Surfer Killed by 13-ft Great White Shark, Witnesses Fear: ‘He Grabbed Him’

Surfer Killed by 13-ft Great White Shark, Witnesses Fear: ‘He Grabbed Him’

A search is underway for the body of a man believed to have been killed by a shark while he was surfing.

The 55-year-old surfer was attacked by a shark near Streaky Bay in South Australia at around 10:20 a.m. local time on Tuesday. The man was further out in the water than the other surfers off the beach at the time, many of whom witnessed the attack. “He grabbed him, pulled him back down, brought him back up, pulled him back down again,” one witness told local media 7NEWS.

One of the surfers, Jeff Schmucker, attempted to help the man, finding only a surfboard with a bite in it and a 13-foot shark. Witnesses from the clifftops who saw the attack estimate that the shark was more like 14 or 15 feet long, local news 9NEWS reported.

“The man’s body is yet to be found and the search will continue through to days end,” South Australia Police said in a statement.

The exact species of shark involved in the attack has not been confirmed, however, 7NEWS has shared a video of a large great white shark—also called white pointers—swimming in the area immediately after the attack.

Great white sharks are the largest predatory fish in the world, and can grow to lengths of 20 feet long and weigh up to 5,000 pounds.

“Great white sharks are apex predators,” Kerstin Bilgmann, a lecturer in biological sciences at Australia’s Macquarie University, told Newsweek. “Evolutionary they are a very old species which means they have been in the oceans for a very long time.”

These sharks are thought to have evolved between 4 and 10 million years ago, and have remained the same ever since.

The Florida Museum of Natural History’s International Shark Attack File says there were 57 unprovoked shark bites on humans worldwide in 2022, nine of which were in Australia and 41 in the U.S. Between 2012 and 2021, Australia saw 143 shark attacks, resulting in 20 fatalities.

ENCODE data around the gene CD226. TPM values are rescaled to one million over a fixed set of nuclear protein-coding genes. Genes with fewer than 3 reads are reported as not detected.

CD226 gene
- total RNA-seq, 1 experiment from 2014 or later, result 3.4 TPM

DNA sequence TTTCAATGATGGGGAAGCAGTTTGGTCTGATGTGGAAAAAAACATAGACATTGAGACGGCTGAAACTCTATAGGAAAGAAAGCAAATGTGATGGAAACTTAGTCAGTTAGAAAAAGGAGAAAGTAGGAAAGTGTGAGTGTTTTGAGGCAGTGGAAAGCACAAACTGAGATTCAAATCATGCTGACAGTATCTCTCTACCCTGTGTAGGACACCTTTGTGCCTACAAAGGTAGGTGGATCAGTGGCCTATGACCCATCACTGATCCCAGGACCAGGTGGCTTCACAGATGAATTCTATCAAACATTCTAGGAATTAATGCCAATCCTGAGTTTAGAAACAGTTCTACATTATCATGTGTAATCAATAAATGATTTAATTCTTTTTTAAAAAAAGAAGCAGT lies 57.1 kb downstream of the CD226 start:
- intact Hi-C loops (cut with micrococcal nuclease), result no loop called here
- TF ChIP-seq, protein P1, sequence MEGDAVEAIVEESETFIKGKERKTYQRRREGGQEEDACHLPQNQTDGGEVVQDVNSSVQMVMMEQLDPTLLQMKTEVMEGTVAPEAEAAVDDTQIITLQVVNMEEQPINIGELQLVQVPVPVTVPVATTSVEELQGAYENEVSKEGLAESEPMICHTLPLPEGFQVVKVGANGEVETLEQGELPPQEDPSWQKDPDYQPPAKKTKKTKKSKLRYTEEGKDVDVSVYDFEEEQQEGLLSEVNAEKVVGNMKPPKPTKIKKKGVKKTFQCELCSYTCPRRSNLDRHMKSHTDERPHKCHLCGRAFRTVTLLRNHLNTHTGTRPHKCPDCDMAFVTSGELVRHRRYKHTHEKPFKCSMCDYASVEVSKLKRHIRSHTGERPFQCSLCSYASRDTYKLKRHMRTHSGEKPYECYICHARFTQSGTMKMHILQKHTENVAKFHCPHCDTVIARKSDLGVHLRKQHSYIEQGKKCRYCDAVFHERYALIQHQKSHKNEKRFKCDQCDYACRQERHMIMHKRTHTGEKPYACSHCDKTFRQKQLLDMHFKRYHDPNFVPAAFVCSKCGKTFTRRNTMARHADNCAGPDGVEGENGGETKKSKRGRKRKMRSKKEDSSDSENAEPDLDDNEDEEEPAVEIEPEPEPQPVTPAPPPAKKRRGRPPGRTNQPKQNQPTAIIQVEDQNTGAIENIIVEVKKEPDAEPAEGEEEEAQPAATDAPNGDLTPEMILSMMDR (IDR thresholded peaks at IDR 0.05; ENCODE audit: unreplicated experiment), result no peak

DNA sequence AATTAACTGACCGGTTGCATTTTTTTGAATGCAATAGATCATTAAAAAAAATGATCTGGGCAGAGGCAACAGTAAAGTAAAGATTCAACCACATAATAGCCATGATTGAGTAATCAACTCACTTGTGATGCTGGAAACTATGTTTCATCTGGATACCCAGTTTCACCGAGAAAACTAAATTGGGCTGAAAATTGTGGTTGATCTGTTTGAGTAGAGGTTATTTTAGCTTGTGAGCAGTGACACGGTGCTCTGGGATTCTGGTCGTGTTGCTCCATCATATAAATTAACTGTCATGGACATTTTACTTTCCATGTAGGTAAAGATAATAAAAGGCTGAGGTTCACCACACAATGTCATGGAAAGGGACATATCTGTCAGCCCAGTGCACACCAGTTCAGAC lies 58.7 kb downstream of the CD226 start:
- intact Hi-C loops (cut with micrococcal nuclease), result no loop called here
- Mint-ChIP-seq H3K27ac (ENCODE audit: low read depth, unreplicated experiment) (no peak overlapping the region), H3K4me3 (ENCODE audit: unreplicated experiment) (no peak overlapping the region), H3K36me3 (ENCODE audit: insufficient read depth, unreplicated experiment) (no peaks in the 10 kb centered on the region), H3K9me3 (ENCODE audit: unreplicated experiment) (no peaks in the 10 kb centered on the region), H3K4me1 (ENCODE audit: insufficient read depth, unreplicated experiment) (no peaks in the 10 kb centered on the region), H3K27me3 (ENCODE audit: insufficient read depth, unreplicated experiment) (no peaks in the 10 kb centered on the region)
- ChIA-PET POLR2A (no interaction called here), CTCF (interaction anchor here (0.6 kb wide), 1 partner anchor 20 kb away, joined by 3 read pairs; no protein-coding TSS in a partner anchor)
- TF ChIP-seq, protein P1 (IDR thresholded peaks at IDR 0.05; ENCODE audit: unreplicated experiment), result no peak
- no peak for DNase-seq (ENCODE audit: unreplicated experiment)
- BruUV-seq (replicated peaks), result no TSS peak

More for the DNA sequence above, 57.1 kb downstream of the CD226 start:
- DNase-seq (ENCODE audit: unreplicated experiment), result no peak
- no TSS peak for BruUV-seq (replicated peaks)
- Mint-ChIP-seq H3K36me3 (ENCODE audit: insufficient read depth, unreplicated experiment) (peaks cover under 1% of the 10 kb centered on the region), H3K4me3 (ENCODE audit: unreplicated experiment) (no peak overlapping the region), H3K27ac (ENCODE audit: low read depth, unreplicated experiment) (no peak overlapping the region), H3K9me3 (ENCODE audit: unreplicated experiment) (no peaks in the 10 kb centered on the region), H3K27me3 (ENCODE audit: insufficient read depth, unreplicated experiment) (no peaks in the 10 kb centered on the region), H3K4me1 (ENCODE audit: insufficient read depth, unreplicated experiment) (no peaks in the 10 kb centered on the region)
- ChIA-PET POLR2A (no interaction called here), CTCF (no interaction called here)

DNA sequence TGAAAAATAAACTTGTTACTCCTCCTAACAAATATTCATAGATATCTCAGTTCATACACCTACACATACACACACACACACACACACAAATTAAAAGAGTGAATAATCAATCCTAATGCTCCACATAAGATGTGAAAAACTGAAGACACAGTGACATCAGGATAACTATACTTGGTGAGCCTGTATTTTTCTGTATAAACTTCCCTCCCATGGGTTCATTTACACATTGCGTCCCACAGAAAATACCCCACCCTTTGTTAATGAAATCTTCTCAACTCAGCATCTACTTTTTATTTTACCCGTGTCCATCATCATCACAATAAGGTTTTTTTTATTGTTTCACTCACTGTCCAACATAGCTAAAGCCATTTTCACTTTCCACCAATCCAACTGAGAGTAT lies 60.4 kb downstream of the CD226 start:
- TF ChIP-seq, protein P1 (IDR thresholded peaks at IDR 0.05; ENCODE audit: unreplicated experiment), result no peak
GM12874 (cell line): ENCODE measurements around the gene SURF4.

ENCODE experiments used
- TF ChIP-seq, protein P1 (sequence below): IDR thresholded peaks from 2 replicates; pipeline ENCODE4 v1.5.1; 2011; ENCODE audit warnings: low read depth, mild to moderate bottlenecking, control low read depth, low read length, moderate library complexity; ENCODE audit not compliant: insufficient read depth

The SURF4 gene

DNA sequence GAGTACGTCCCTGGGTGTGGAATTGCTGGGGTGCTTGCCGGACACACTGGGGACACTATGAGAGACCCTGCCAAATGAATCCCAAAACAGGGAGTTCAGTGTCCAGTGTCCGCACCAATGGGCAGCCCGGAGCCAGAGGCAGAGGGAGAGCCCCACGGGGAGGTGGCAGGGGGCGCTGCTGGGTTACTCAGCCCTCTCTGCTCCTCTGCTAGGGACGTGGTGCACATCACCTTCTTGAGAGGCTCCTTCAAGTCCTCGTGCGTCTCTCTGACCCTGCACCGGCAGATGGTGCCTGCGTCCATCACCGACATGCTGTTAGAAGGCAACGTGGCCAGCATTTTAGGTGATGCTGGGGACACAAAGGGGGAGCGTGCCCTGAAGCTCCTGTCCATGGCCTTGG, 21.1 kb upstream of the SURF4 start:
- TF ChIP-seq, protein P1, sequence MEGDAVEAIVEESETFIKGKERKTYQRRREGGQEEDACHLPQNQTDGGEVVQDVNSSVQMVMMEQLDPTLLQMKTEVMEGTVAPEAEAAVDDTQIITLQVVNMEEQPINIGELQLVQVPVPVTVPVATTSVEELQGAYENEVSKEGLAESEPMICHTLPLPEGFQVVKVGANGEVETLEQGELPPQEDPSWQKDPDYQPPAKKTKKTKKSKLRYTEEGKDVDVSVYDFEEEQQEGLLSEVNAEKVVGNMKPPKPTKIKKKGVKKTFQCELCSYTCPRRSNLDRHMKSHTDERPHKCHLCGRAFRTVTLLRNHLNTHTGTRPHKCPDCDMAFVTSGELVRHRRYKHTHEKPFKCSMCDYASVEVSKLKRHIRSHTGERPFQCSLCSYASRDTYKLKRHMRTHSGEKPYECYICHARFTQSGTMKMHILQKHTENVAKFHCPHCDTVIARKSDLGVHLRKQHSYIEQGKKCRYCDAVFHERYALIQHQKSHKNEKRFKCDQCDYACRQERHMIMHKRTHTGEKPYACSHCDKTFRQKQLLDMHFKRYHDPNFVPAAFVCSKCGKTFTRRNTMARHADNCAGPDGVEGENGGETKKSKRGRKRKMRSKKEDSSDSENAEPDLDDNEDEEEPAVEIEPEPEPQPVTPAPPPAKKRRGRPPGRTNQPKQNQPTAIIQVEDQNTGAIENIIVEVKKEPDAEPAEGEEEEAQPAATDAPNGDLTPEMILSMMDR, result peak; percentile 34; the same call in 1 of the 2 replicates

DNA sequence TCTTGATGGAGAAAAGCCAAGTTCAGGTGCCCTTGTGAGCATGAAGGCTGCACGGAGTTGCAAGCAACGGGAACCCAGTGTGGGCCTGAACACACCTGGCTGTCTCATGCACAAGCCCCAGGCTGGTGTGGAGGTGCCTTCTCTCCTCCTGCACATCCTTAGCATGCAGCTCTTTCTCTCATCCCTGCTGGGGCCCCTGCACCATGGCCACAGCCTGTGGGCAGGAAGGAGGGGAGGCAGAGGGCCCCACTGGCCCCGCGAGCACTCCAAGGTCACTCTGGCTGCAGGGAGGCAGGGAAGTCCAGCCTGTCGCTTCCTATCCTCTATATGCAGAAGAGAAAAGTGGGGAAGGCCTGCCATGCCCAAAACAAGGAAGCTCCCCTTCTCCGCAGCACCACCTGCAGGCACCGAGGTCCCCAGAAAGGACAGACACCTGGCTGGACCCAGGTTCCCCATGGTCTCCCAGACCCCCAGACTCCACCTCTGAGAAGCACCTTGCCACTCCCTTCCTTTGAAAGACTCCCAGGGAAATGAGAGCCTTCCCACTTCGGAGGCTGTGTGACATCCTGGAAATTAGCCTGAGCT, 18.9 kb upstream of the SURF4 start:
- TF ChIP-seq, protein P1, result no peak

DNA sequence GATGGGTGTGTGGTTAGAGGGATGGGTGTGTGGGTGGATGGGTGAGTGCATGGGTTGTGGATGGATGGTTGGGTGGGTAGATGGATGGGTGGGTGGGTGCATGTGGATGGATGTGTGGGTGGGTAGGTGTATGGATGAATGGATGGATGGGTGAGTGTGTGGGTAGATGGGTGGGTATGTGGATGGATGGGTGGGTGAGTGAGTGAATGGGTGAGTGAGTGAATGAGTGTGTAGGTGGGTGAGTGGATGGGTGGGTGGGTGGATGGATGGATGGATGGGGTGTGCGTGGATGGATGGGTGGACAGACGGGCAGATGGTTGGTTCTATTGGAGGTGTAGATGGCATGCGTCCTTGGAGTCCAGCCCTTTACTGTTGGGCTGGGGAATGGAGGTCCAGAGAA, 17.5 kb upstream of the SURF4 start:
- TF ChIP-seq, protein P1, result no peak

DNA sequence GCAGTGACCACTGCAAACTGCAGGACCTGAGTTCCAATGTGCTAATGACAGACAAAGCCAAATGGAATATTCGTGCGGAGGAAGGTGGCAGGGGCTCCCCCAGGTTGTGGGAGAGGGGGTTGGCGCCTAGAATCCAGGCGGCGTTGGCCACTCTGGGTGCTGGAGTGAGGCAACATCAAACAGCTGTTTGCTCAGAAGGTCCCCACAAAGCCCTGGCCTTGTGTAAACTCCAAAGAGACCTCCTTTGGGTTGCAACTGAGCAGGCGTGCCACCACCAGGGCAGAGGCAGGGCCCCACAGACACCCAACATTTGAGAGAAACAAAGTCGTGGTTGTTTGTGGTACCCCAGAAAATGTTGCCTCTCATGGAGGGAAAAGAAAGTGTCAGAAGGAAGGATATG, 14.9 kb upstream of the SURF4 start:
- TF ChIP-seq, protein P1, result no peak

The attack may be in part due to the time of year, which is when seal pups are learning to swim and whales are found migrating through the area. “That’s a time when white sharks come in close and can be looking for those food sources,” shark expert Andrew Fox told 9NEWS.

This tragedy marks the third shark attack off the South Australian coast this year, only weeks after a woman was bitten on the leg while swimming, and a few months after a man was attacked and killed while surfing.

The local community is distraught by the news of the fatal attack. “I think people in Streaky Bay at the moment will be worrying a lot… in a small town, most people know everyone,” local resident Suzie Kenny told ABC News Australia. “It’s a tight-knit surfing community. People look after each other out there.”

What you can do

Support ‘Fighting for Wildlife’ by donating as little as $1 – It only takes a minute. Thank you.


Fighting for Wildlife supports approved wildlife conservation organizations, which spend at least 80 percent of the money they raise on actual fieldwork, rather than administration and fundraising. When making a donation you can designate for which type of initiative it should be used – wildlife, oceans, forests or climate.

This article by Jess Thomson was first published by Newsweek on 31 October 2023. Lead Image: A great white shark breaks the surface of the waves. Authorities are searching for the body of a surfer who was attacked possibly by such a specimen off the Australian coast. ISTOCK / GETTY IMAGES PLUS.

Dive in!

Discover hidden wildlife with our FREE newsletters

We promise we’ll never spam! Read our Privacy Policy for more info


Founder and Executive Editor

Share this post with your friends

Leave a Reply

Notify of